The Bridge: A Teaching Story

There was a bridge, old as the stars. It spanned a deep chasm, deeper than the cleft of the world; so that if one stood at its midpoint and looked down, the river below appeared as if it were a single black thread curled and twisting from one edge of a match box to the other.

Hand-milled redwood slats, tightly strung two-by-two, suspended securely from a web of tough hemp rope were the bones of this connection between two disparate worlds, Eastern Pinnacle and the Great Western Valley. Whoever wished to pass from one side to the other (and there were few who dared) must trod those wooden slats and sway with the wild wind.

Two young Samurai, already tested in battle, girded with steel, each clothed in royal garb from families of rare and mysterious lineage, set forth one day (one from the East, the other from the West) to seek themselves in high places. After much travail they happened upon the rock-strewn pass on either side of the jagged cliffs, whose juncture was the wooden bridge.

Spying each other from abroad, both stood motionless at the boundaries of their own lands, their garb unfamiliar to one another. The warriors unsheathed their weapons and raised them forcefully overhead, fiercely clasping elegantly carved sword hilts (one of jade, the other milky pearl), the fire of battle in their eyes.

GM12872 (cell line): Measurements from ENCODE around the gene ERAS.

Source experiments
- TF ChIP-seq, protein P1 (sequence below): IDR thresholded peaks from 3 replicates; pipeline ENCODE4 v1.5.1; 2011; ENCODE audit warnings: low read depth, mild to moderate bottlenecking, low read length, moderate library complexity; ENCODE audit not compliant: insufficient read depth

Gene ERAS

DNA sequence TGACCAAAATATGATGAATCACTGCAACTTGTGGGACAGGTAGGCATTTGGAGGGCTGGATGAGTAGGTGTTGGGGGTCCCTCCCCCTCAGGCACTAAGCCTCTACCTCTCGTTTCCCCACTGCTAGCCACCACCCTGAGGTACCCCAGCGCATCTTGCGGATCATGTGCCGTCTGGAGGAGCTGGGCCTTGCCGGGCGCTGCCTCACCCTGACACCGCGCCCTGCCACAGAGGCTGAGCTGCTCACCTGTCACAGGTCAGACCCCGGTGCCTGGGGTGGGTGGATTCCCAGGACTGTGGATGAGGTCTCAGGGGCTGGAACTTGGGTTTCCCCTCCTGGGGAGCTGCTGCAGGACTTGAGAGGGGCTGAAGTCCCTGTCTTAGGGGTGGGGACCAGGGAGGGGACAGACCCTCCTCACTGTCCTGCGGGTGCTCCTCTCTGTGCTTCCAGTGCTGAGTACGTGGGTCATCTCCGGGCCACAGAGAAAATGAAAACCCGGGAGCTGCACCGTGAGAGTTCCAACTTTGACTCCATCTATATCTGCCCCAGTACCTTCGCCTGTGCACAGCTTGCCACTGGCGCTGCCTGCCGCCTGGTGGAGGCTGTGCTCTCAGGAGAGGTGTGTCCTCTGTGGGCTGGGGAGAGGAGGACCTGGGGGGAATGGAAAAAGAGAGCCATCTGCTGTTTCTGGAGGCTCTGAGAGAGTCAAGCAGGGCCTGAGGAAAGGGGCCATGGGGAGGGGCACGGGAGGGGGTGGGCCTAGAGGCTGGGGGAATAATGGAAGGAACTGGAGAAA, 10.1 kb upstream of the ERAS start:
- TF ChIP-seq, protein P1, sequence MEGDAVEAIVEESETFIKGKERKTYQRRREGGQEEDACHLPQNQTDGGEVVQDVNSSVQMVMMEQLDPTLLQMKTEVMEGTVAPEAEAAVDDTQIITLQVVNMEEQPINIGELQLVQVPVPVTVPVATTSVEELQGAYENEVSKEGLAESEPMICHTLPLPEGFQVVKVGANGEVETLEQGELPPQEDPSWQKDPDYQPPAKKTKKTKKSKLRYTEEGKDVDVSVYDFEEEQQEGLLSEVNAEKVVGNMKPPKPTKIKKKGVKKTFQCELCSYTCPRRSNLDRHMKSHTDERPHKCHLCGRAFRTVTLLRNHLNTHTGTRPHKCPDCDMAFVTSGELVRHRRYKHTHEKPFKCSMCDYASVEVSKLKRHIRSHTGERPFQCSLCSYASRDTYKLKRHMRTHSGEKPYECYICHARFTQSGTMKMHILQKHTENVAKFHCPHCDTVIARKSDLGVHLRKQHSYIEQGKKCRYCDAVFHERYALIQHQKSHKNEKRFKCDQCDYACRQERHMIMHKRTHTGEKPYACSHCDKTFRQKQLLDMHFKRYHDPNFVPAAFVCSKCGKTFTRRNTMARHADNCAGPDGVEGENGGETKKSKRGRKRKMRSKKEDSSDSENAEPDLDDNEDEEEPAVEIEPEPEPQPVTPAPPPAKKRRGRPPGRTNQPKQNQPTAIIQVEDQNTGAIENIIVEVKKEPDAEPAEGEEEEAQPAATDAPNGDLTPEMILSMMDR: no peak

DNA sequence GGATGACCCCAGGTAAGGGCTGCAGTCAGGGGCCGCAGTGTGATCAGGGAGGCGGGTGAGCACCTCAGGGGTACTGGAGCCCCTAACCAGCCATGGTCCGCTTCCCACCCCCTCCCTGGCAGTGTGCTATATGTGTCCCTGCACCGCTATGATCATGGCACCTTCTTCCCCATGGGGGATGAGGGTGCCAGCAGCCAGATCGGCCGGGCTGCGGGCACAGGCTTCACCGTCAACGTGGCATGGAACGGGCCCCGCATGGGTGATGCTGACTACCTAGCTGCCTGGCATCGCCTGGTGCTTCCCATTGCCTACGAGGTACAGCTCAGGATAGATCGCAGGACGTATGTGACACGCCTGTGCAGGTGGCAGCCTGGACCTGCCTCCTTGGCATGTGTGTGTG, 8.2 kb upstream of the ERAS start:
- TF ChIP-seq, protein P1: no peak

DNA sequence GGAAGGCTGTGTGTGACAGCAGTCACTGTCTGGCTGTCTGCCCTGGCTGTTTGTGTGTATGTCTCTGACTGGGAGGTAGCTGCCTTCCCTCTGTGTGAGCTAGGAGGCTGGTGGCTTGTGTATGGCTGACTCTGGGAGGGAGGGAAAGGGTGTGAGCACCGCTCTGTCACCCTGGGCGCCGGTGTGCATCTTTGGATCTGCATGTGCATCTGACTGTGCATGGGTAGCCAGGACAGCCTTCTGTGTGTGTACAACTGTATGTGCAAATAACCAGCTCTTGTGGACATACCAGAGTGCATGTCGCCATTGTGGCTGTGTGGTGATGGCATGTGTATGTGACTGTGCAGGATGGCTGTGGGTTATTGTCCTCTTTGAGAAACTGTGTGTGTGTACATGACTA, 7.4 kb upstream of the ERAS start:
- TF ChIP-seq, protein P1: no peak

Before either Samurai could move, a red ball rolled quickly and with great purpose over the rough slats. As if this small sphere were the sun compelling the Earth to follow its true orbit, two children, one dressed in yellow, the other in green, chased their own laughter across the great divide in eager pursuit of the round.

The warriors, taken out of time into a space beyond words, lowered their swords, walked slowly towards one another, then reaching the midpoint of gathered planks, paused.

“In breath the word is life, Brother!” one cried. “I see it in your eyes. You are my twin, separated from me at birth, when our real parents, forsaken and impoverished, abandoned us to the wind. I have been searching for you since I learned of our fate. I see you too found refuge in a royal house.”

“Yes, Brother, I see you as well. We are reunited at last!”

The young warriors hurled their great curved swords into the ravine, then embraced as only brothers can. The tears flowing from their eyes filled the immense chasm below. Suddenly a river roared and swirled beneath them, the fluid waters giving life to new beginnings, striving upward toward the bridge.

Laughter filled the land. Children, women and men from Eastern Pinnacle and the Great Western Valley swarmed the banks of this new flow. They flung rafts and small boats with sails into the deep water, freely crossing from one side to the other, waving and calling out “hello” as they met in the strong rapids.

The brothers, still entwined, watched with delight as the river rose beyond the wooden slats, drawing them deeply into the current.The ancient bridge, consumed by the shear force of the flow, was washed away.

Copyright, 1996 Patricia A Burke, MSW. All rights reserved.

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